In the bleak midwinter... Let the sun shine on your fertility treatment
Can the time of your IVF treatment influence the outcome – what can we do to boost rates all year round
Dr Gillian Lockwood, Medical Director, CARE Fertility Tamworth
Lambs, foals and fawns are born in the Spring because resources are better for their survival. But what about human babies? In fact there is quite marked birth seasonality in humans with peaks occurring earlier in the year the further north you get from the equator. Finland’s birth peak is in late April while Jamaica’s is in November. Research shows that the seasonality of births correlates with changes in local temperature and day length.
So what has this to do with IVF treatment? I remember telling an Australian colleague that our pregnancy rates always seemed to be a little better during the summer holidays and he replied that their best rates were at Christmas time! So can the time you have your IVF treatment really influence the outcome and, if so, what can we do to boost rates all year round?
What affects fertilisation rates, implantation rates and pregnancy rates?
Several studies have found that fertilisation rates, implantation rates and pregnancy rates seemed to be associated with increased numbers of sunlight hours and one Belgian study that looked at nearly 10,000 treatment cycles found that the weather the month before an IVF cycle seemed to affect the outcome, with more sun and less rain being associated with more pregnancies! Some studies didn’t find a correlation between seasons and IVF outcomes, but they were done in countries like Israel that have lots of sunshine all year round.
The link between sunshine and successful pregnancies may lie with Vitamin D.
How does Vitamin D affect fertility?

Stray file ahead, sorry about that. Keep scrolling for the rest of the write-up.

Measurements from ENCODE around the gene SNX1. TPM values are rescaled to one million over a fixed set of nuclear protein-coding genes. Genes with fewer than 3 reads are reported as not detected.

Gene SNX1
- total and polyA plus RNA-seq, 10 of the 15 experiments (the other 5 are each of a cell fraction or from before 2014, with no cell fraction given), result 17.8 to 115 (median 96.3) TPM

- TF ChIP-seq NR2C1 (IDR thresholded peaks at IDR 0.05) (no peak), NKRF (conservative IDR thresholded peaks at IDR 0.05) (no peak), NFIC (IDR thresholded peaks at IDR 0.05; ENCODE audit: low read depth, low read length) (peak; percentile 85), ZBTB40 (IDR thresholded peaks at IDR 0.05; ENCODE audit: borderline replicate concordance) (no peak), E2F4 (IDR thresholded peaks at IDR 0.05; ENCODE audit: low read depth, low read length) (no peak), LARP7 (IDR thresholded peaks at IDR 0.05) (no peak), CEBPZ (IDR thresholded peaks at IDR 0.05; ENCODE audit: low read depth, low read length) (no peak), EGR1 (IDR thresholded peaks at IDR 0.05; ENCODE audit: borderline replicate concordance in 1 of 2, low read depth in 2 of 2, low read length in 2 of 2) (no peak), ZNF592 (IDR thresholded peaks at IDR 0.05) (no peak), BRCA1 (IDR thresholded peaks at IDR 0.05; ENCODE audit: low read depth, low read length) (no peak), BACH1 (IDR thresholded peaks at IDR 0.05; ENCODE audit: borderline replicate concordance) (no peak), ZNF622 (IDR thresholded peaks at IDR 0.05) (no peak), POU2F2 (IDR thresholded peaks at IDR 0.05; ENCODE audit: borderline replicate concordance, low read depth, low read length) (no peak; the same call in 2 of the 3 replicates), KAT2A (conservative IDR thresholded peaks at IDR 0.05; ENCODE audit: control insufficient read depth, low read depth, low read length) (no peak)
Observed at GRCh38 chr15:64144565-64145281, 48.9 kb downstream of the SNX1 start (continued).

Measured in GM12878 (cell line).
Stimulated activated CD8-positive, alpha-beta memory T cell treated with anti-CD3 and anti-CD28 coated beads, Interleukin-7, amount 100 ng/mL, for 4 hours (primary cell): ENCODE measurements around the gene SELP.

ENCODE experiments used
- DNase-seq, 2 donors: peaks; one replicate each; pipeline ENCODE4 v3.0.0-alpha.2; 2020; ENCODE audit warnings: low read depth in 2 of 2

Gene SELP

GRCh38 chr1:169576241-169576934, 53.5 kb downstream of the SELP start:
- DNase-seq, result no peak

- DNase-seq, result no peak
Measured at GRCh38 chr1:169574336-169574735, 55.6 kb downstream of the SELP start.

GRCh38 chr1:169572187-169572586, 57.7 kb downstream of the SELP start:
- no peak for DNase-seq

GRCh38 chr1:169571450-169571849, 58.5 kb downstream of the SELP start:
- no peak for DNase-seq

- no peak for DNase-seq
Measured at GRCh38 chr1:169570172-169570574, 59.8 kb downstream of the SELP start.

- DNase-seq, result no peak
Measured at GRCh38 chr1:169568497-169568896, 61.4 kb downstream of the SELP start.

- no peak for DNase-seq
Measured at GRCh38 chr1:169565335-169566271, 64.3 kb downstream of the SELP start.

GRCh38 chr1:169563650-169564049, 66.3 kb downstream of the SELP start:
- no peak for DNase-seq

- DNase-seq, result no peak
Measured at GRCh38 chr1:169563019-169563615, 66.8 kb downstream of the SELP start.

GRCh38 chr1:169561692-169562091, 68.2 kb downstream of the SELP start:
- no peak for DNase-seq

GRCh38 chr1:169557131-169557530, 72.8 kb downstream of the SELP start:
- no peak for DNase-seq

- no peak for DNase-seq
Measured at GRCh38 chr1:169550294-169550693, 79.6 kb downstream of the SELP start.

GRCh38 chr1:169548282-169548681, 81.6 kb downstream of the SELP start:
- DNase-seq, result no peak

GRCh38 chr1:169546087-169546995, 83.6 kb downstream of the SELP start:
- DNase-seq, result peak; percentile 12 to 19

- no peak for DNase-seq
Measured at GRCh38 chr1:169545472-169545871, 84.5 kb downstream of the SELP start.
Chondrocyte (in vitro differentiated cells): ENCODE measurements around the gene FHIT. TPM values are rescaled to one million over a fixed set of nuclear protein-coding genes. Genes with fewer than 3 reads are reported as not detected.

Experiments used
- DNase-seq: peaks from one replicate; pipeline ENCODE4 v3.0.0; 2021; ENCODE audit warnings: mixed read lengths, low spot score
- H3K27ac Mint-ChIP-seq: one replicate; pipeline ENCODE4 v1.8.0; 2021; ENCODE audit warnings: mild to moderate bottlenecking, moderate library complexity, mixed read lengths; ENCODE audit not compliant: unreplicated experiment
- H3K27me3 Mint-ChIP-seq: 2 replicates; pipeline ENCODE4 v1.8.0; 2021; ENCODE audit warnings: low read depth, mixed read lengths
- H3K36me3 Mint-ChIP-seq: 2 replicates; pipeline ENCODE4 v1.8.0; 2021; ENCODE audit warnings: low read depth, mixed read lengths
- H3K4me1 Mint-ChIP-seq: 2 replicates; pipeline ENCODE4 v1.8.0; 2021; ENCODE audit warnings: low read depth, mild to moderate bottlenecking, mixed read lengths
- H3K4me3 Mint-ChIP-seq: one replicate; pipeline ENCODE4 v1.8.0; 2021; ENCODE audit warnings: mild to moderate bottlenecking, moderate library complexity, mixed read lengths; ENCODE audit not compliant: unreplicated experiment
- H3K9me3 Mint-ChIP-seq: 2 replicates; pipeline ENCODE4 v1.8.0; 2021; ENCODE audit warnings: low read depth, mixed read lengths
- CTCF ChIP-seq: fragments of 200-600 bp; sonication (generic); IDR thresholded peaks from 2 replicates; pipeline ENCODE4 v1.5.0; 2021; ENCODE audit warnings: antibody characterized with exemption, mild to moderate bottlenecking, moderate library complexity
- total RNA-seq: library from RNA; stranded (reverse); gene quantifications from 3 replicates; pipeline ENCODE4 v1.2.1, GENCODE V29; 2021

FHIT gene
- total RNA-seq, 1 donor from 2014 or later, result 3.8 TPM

Your body needs Vitamin D to help absorb calcium which is critical for forming your bones and keeping them strong and healthy. The two main kinds of vitamin D - D2 and D3 are found in foods like salmon, tuna and egg yolks and they are added to ‘fortify ‘ foods like milk and cereal. When exposed to sunlight, your skin can manufacture its own Vitamin D. After it’s absorbed through the skin or acquired from food or supplements, it gets stored in the body’s fat cells. All types and sources of Vitamin D are equally good and since skin cancer (malignant melanoma associated with excess UVB exposure and sunburn) can be so devastating, it is safer to wear sunblock, cover up in strong sunlight and take a Vitamin D supplement.
Do levels of Vitamin D in my body affect my fertility?
Depending on diet (strict Vegans will definitely need vitamin supplements), skin colour (darker skins cannot manufacture Vitamin D so effectively in Northern latitudes), and health status (malabsorption syndromes or post gastric –band surgery interferes with absorption), up to 40% of the female population may be deficient in Vitamin D. Because Vitamin D deficiency has been proven to affect fertility in other mammals, several research groups have investigated IVF outcome in women with different Vitamin D concentrations in their blood.
Is the chance of pregnancy affected by Vitamin D?
One study found a progressive decline in pregnancy rates with declining Vitamin D status in Caucasian but not Asian patients, and a study of 99 recipients of donor eggs of different ethnicities showed a significant decline in clinical pregnancy rate with declining Vitamin D levels. A well-designed Italian prospective study carried out in 2014 that included nearly 500 women undergoing IVF found that the chance of a clinical pregnancy for women with adequate Vitamin D levels was double that of women with low levels. Vitamin D supplementation is a simple and cheap intervention and at correct doses is free of side effects. Also there is growing evidence that Vitamin D supplementation may improve birth outcome and reduce obstetric complications such as pre-eclampsia and gestational diabetes.